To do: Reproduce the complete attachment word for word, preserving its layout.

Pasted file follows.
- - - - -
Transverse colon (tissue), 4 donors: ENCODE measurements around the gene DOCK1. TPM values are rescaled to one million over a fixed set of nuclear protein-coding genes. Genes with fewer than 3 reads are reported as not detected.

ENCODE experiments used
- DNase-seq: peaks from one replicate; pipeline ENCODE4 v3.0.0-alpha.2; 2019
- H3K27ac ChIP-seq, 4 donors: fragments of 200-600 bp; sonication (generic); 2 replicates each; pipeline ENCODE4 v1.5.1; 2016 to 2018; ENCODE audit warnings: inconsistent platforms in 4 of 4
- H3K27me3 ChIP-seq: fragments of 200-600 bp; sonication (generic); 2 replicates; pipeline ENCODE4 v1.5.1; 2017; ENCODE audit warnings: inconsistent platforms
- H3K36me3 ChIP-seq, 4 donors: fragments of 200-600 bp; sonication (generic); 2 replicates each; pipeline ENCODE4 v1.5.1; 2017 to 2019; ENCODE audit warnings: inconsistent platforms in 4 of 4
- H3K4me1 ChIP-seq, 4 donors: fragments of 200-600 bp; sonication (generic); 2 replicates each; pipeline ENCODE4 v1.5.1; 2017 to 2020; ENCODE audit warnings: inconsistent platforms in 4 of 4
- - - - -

Transverse colon (tissue), 4 donors: ENCODE measurements around the gene DOCK1. TPM values are rescaled to one million over a fixed set of nuclear protein-coding genes. Genes with fewer than 3 reads are reported as not detected.

ENCODE experiments used
- DNase-seq: peaks from one replicate; pipeline ENCODE4 v3.0.0-alpha.2; 2019
- H3K27ac ChIP-seq, 4 donors: fragments of 200-600 bp; sonication (generic); 2 replicates each; pipeline ENCODE4 v1.5.1; 2016 to 2018; ENCODE audit warnings: inconsistent platforms in 4 of 4
- H3K27me3 ChIP-seq: fragments of 200-600 bp; sonication (generic); 2 replicates; pipeline ENCODE4 v1.5.1; 2017; ENCODE audit warnings: inconsistent platforms
- H3K36me3 ChIP-seq, 4 donors: fragments of 200-600 bp; sonication (generic); 2 replicates each; pipeline ENCODE4 v1.5.1; 2017 to 2019; ENCODE audit warnings: inconsistent platforms in 4 of 4
- H3K4me1 ChIP-seq, 4 donors: fragments of 200-600 bp; sonication (generic); 2 replicates each; pipeline ENCODE4 v1.5.1; 2017 to 2020; ENCODE audit warnings: inconsistent platforms in 4 of 4